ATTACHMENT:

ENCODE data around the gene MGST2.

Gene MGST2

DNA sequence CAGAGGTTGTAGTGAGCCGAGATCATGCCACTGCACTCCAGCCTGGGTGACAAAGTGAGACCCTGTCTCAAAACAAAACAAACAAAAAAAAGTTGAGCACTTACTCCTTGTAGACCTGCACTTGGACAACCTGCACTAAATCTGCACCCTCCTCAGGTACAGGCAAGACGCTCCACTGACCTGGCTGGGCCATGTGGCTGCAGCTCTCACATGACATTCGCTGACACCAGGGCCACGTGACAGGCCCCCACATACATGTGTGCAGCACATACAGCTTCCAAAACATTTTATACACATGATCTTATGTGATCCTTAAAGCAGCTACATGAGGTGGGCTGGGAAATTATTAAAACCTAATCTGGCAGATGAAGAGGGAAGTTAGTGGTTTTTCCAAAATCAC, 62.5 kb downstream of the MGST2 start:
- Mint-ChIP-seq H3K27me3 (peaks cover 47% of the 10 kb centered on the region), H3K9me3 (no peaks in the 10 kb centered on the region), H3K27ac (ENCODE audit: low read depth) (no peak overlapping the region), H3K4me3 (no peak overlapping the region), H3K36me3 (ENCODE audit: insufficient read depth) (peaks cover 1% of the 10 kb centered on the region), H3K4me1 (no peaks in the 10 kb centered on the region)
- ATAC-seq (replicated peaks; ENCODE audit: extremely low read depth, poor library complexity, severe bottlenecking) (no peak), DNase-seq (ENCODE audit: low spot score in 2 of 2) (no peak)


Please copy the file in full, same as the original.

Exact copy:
ENCODE data around the gene MGST2.

Gene MGST2

DNA sequence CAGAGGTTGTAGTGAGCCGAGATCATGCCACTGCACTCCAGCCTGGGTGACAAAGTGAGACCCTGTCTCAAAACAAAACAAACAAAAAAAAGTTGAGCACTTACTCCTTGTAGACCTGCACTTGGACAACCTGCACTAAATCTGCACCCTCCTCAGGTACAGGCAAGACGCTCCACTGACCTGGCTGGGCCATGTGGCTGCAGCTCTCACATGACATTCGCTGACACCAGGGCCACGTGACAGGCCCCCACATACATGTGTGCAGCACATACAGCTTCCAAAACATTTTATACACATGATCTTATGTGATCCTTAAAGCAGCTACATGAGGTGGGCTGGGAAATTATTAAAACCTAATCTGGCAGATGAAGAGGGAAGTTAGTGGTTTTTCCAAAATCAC, 62.5 kb downstream of the MGST2 start:
- Mint-ChIP-seq H3K27me3 (peaks cover 47% of the 10 kb centered on the region), H3K9me3 (no peaks in the 10 kb centered on the region), H3K27ac (ENCODE audit: low read depth) (no peak overlapping the region), H3K4me3 (no peak overlapping the region), H3K36me3 (ENCODE audit: insufficient read depth) (peaks cover 1% of the 10 kb centered on the region), H3K4me1 (no peaks in the 10 kb centered on the region)
- ATAC-seq (replicated peaks; ENCODE audit: extremely low read depth, poor library complexity, severe bottlenecking) (no peak), DNase-seq (ENCODE audit: low spot score in 2 of 2) (no peak)